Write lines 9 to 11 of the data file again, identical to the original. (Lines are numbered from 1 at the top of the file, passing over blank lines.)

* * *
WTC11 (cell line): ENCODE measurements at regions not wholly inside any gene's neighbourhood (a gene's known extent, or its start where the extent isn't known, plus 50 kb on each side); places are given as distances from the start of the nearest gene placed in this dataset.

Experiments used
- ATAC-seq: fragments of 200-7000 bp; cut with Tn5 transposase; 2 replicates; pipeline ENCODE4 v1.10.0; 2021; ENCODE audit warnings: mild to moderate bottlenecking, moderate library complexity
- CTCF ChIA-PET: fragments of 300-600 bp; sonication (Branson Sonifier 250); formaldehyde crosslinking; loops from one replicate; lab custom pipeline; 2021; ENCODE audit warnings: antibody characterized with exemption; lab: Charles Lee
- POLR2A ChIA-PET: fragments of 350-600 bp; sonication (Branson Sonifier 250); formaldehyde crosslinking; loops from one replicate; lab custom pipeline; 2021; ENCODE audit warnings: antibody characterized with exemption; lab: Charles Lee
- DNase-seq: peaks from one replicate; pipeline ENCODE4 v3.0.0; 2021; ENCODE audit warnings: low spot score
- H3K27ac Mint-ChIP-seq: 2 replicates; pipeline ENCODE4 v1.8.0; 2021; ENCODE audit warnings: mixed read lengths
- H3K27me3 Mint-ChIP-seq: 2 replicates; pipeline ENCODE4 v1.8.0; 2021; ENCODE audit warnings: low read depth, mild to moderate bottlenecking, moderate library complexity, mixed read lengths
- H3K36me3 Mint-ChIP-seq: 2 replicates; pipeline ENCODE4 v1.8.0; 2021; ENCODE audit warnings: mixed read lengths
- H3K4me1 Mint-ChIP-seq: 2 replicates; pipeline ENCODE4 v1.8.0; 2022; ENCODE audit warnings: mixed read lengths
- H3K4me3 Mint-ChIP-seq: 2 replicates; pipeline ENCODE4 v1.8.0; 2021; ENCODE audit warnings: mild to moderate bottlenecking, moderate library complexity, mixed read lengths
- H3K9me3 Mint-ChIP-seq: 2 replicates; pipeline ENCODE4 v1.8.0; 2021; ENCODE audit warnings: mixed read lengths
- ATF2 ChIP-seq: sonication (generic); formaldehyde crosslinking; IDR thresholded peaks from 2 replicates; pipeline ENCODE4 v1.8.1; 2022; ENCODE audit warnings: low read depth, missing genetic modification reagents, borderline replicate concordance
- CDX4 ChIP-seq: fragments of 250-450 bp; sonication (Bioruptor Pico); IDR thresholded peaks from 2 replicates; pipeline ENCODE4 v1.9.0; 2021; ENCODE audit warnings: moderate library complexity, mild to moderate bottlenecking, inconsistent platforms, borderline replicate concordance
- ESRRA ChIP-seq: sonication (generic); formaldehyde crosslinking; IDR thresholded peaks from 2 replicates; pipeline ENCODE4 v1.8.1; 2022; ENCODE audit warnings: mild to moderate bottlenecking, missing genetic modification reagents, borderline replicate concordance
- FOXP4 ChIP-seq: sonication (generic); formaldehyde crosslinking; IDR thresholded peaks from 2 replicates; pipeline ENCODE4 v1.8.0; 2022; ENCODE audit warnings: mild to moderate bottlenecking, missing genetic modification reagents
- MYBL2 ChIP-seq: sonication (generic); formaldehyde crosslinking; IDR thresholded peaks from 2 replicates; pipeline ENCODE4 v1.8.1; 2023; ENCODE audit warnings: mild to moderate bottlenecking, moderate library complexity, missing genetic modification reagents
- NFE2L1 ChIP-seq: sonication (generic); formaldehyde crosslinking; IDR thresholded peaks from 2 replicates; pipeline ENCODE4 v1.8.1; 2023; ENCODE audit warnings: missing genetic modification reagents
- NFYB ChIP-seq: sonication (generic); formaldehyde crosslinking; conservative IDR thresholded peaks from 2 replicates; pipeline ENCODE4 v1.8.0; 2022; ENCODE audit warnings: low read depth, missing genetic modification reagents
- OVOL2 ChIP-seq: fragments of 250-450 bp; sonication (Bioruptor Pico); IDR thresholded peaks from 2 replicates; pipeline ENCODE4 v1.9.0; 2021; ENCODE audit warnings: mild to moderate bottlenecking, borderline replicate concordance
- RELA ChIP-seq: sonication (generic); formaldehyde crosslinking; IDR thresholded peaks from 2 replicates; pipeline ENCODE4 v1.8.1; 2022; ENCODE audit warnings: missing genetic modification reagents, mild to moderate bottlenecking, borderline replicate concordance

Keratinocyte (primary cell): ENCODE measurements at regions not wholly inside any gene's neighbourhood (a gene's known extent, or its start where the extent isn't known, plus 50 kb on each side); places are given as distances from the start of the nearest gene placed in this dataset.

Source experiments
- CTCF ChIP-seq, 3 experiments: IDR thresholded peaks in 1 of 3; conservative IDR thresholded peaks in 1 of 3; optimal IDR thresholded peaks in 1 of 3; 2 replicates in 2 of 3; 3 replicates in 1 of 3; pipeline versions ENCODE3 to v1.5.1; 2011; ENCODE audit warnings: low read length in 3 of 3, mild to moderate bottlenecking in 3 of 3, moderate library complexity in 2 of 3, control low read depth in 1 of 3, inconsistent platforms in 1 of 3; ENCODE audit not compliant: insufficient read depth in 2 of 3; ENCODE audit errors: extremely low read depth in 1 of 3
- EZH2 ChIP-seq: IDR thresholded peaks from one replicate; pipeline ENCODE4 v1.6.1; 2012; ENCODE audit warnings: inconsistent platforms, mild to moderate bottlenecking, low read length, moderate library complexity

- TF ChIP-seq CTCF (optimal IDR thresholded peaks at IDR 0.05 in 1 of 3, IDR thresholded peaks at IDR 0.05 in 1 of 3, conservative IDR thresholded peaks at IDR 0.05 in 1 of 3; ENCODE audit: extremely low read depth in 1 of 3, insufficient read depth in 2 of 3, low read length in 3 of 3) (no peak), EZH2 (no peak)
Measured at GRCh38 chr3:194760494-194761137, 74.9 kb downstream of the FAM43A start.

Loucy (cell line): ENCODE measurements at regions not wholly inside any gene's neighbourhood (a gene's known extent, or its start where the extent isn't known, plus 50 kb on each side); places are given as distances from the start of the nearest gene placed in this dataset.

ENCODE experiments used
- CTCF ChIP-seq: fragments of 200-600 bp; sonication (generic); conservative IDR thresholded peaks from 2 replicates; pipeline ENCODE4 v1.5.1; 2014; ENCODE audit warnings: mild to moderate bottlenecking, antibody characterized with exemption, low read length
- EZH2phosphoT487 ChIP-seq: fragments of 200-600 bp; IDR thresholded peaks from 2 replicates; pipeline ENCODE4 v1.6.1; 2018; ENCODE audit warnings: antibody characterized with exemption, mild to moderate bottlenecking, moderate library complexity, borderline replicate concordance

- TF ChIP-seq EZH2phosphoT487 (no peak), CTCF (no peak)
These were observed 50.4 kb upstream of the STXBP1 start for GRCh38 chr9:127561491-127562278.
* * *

- H3K36me3 Mint-ChIP-seq: 2 replicates; pipeline ENCODE4 v1.8.0; 2021; ENCODE audit warnings: mixed read lengths
- H3K4me1 Mint-ChIP-seq: 2 replicates; pipeline ENCODE4 v1.8.0; 2022; ENCODE audit warnings: mixed read lengths
- H3K4me3 Mint-ChIP-seq: 2 replicates; pipeline ENCODE4 v1.8.0; 2021; ENCODE audit warnings: mild to moderate bottlenecking, moderate library complexity, mixed read lengths